Thursday, August 30, 2018

Schoenhut Neighbors

Emma and Granger Page are eager to meet
 their new neighbors  Ranya and Sanjay Chowdhury, 
who recently immigrated to the United States 
from his native country of India. 

Emma and Granger introduce themselves to Sanjay and Ranya
 and invite them to visit their home.

While Ranya admires the fresh flowers Emma just picked 
from her garden, and Sanjay and Granger discuss 
whatever it is men discuss when they get together....

...Emma brings freshly baked cookies from the kitchen. 
Ok, that's the story. Let's get on with learning 
about the Schoenhut dollhouses and the furniture.

These two houses are the smallest of my six Schoenhut dollhouses. I can blame this particular collection of houses on Carol Morehead for suggesting I get a Schoenhut dollhouse for my Schoenhut dollhouse furniture when I posted about it back in 2010. Both of these houses were made between 1931-1934, and are from the Schoenhut inexpensive line of heavy cardboard dollhouses with plastic windows, wooden floors and wooden support beams. 

This house, with the centered front door and four rooms, measures 17½” x 10½” x13½”. 
It has the original curtains that came with it. 

This house was originally electrified but the equipment is no longer in working order. 
That will happen when you cut the electrical cord. 

The living room furniture - chairs, sofa and library table - are from set 6/1 of Schoenhut's 1931 line of dollhouse furniture. The fireplace was part of the Apartment House Rooms set 5/29F Living Room introduced in 1930. The radio, missing the top board, 
was part of the set 6/21 Living Room introduced in 1933.
French fèves decorate the mantle.  
Not sure how that Strombecker lamp was included...I don't drink during the day. 

I have only one chair matching this pale yellow set....
that certainly means that Granger must stand when having meals.

The kitchen set, 6/523, was a new design produced 
by Schoenhut in 1933. Schoenhut described it as "canary". 

The light fixture hangs low enough that Granger 
sometimes bangs his head on it in the middle of the night.

This is Set 154 Bathroom from the 1934 Schoenhut line.

Granger is trying to remember why he came to the bedroom. 
That happens often as one ages. Or drinks. 

The twin beds and bedside table are from set 6/5 Bedroom line produced in 1931, 
while the dresser is from set 6/5 Bedroom line produced in 1932.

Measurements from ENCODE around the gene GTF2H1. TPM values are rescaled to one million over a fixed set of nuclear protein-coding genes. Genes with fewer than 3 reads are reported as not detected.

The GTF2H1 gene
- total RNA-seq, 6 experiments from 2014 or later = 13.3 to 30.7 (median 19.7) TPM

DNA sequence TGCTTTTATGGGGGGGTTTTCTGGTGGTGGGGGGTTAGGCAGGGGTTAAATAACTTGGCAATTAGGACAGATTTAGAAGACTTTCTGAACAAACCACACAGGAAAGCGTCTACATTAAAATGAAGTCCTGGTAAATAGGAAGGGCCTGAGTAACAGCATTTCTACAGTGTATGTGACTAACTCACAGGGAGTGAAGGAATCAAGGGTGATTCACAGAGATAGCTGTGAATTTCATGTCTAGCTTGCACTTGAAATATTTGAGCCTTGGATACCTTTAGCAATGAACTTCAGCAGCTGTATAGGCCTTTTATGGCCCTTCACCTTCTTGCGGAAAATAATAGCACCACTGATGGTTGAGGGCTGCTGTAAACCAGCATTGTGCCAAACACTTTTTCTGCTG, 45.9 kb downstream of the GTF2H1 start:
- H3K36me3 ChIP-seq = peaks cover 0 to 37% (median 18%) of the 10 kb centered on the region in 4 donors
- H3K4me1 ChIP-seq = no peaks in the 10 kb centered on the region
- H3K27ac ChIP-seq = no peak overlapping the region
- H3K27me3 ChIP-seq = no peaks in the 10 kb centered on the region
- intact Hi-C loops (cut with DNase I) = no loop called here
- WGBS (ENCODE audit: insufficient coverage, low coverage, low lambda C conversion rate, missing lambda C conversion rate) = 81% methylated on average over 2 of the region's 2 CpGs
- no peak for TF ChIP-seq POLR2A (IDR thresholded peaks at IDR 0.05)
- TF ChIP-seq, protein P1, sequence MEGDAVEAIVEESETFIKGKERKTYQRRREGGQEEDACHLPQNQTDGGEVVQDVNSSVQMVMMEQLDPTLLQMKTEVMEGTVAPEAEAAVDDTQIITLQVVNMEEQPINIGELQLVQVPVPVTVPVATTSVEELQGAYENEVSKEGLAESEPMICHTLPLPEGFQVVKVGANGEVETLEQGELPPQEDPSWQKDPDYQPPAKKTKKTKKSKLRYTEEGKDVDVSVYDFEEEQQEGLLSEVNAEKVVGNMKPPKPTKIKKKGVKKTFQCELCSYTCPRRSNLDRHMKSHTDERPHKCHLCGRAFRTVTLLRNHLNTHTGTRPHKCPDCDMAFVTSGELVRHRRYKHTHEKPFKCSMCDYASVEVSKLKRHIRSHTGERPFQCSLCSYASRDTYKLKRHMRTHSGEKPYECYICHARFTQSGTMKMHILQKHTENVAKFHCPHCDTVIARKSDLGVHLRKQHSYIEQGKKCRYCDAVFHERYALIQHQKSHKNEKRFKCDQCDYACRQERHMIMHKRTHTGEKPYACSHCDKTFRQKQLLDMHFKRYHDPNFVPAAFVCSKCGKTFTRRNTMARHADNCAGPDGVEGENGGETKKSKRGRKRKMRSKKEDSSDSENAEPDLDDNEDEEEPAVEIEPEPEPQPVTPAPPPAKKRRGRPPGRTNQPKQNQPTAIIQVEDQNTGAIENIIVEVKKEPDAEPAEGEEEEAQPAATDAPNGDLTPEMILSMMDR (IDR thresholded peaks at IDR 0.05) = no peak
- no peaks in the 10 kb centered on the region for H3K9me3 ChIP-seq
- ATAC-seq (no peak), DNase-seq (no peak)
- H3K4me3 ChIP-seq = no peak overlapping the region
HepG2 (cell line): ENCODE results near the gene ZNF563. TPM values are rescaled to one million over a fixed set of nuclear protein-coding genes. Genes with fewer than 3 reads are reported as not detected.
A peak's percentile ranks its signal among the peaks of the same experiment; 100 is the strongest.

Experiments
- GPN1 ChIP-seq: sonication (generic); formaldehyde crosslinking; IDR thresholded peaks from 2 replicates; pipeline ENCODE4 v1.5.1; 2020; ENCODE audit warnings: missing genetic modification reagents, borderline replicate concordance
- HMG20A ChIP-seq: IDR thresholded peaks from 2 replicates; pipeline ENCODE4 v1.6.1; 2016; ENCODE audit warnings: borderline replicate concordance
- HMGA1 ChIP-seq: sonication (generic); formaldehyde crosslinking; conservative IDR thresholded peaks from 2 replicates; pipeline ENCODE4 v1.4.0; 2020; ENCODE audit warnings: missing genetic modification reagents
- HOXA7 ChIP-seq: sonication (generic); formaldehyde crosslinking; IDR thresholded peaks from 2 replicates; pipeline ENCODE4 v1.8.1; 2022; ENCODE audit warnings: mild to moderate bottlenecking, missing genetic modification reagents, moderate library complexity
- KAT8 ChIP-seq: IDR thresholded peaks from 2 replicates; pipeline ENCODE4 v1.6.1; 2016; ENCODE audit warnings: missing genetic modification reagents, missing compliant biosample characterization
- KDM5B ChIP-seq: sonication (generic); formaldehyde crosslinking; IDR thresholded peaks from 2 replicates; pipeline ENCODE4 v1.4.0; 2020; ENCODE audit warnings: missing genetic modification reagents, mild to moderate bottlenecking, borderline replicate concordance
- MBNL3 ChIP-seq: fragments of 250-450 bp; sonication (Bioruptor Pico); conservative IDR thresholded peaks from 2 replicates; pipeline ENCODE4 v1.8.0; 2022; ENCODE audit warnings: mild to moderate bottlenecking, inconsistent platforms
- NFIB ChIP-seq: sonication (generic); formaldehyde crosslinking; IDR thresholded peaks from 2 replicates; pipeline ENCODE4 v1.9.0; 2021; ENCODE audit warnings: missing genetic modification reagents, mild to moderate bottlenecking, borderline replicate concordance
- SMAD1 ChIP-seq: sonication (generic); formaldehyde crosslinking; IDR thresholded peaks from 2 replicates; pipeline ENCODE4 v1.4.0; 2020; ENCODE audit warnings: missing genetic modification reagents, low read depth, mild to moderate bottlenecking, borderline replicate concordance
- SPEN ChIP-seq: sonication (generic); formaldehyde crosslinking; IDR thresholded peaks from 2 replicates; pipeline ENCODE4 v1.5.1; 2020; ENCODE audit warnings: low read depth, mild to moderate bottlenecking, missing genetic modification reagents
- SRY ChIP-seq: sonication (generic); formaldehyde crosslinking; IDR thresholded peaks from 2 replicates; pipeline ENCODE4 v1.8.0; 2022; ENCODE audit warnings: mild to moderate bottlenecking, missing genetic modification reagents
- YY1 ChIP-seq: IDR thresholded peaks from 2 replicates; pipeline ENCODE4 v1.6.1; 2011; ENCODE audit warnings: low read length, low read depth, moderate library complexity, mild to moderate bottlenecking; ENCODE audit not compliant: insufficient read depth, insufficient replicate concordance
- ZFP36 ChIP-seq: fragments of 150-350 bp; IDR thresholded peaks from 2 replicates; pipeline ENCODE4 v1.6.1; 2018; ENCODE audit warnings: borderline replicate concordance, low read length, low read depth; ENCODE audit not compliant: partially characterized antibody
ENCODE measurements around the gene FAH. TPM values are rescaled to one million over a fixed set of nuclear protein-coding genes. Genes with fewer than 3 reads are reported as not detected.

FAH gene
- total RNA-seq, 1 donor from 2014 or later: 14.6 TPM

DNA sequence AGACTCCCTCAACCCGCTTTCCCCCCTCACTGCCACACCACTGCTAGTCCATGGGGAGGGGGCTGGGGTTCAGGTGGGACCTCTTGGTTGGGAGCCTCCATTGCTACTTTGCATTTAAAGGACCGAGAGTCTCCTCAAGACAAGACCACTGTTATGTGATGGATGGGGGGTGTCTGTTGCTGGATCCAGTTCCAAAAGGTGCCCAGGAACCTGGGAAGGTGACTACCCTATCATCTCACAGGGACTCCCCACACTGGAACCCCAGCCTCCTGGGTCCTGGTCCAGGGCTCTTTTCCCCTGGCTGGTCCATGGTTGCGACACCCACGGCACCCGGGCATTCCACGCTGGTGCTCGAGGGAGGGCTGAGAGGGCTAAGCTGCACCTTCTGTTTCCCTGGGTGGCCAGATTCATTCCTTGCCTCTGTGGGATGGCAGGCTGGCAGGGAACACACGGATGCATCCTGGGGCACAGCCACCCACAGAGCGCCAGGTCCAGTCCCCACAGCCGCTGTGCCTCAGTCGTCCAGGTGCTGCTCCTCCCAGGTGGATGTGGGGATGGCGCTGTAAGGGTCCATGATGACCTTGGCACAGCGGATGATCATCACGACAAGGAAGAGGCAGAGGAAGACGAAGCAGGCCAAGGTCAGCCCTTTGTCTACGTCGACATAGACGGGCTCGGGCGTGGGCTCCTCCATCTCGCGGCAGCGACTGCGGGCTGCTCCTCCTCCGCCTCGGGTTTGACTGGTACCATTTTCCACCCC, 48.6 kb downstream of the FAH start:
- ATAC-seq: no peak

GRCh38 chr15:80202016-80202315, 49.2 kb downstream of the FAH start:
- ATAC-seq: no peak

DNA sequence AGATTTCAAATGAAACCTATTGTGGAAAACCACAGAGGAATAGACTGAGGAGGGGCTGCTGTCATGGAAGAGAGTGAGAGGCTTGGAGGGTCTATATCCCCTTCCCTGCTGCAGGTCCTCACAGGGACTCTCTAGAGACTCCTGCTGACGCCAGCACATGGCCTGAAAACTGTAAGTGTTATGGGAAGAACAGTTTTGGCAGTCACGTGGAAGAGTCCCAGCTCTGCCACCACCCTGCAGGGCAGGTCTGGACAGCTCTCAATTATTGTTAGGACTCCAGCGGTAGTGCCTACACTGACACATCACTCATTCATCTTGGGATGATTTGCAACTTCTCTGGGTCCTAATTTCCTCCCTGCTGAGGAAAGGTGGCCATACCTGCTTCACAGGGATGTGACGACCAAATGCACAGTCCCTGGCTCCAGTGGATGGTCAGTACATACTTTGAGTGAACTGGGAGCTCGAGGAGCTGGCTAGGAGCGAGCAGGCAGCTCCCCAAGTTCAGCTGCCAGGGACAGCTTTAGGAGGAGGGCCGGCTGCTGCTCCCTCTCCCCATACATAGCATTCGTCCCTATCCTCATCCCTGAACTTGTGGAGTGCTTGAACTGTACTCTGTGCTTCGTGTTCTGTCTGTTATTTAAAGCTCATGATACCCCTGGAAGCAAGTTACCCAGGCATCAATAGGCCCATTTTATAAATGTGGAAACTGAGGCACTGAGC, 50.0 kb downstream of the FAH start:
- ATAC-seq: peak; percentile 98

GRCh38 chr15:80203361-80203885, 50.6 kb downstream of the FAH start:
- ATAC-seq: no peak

The paper used to resemble bed covers was missing and has been replaced.
The chair is a Kage product and all lamps are Strombecker.   

All the curtains came with the house. They were originally pleated, 
but then I laundered them and now they are not.

Granger and Emma Page are German Caco dolls from the 1950-60s.

This slightly smaller Schoenhut dollhouse measures 16” x 9½” x 13” 
with a front door situated to the side. It also contains four rooms. 

This is how it looked when I purchased it from Ebay. It is evident that it had paper attached...most likely in a brick design. It has taken me several years to decide how I wanted to restore it. I chose this paper from Itsy Bitsy Mini thinking it would go with the red roof and green shutters. Well it didn't. So I ended up painting the roof green. 
I also wallpapered the interior to cover the stains from many years of play. 

I found this picture of a Schoenhut house on Ebay several years ago.  
I think my house must have looked similar when new. 

Four rooms decorated as bedroom, bath, living room and kitchen dining room combo. 

I've furnished this house with Jaymar Specialty Company Happy Hour dollhouse furniture circa 1933. Jaymar was associated with the toymaker Louis Marx and Company. 
Five rooms of this furniture were produced in a ¾” to 1’ scale with an Art Deco look. 

 In red and black, simple lines and no moving parts....
included were sofa, chairs, end tables, lamps,

 library table, grandfather clock and a floor lamp. Orange and red and black...nice combo. 

I've combined the kitchen and dining room furniture and hung the curtain crooked.